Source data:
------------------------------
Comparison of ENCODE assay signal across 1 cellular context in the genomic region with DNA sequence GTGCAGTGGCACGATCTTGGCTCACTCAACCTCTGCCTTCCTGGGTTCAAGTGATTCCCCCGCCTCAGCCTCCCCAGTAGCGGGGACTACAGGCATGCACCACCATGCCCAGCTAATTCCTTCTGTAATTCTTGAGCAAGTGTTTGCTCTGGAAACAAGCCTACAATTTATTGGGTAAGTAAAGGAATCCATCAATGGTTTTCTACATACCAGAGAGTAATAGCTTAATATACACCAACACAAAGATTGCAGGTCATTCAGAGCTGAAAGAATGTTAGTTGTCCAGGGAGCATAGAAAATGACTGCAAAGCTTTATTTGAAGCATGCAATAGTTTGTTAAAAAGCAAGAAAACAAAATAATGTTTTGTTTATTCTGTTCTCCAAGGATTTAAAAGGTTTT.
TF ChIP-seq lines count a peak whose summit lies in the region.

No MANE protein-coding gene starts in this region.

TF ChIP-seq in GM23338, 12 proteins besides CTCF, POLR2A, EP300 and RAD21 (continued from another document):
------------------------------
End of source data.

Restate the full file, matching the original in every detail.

Comparison of ENCODE assay signal across 1 cellular context in the genomic region with DNA sequence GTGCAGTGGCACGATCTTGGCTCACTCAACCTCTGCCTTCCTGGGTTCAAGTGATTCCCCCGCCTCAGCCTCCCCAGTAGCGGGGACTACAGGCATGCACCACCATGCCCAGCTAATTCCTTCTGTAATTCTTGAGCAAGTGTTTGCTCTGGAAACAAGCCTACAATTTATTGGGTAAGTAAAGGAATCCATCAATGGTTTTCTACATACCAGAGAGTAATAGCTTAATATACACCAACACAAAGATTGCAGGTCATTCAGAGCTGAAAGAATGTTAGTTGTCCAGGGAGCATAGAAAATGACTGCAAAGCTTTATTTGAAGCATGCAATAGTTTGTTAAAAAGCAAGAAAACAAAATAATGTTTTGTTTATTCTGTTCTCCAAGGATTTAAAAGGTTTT.
TF ChIP-seq lines count a peak whose summit lies in the region.

No MANE protein-coding gene starts in this region.

TF ChIP-seq in GM23338, 12 proteins besides CTCF, POLR2A, EP300 and RAD21 (continued from another document):